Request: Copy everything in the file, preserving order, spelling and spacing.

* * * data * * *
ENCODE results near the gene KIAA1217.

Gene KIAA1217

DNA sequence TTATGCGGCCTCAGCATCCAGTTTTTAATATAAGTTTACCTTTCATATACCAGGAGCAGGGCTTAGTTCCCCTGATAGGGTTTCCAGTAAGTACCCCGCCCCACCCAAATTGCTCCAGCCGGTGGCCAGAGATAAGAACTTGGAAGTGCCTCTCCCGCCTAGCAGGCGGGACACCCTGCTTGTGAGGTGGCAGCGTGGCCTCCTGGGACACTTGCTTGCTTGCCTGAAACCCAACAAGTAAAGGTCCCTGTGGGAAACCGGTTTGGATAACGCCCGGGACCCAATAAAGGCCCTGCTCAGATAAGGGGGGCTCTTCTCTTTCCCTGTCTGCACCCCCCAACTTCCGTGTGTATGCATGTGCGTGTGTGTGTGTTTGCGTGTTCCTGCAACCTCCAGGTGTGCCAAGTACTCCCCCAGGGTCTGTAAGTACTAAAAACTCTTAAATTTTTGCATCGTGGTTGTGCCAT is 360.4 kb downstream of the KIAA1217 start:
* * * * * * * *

ENCODE results near the gene KIAA1217.

Gene KIAA1217

DNA sequence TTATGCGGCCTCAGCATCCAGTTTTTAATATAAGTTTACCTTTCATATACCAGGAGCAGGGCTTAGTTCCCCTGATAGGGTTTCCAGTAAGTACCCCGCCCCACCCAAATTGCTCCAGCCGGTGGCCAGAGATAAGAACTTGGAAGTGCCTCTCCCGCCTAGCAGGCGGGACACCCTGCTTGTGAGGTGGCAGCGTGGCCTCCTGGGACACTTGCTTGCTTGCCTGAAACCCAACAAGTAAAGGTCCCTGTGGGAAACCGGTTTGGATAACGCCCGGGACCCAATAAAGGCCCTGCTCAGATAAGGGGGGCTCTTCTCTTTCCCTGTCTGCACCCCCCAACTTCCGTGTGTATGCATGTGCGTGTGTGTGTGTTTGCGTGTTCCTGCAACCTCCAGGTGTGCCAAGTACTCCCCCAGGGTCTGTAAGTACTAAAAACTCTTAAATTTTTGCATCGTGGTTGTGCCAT is 360.4 kb downstream of the KIAA1217 start: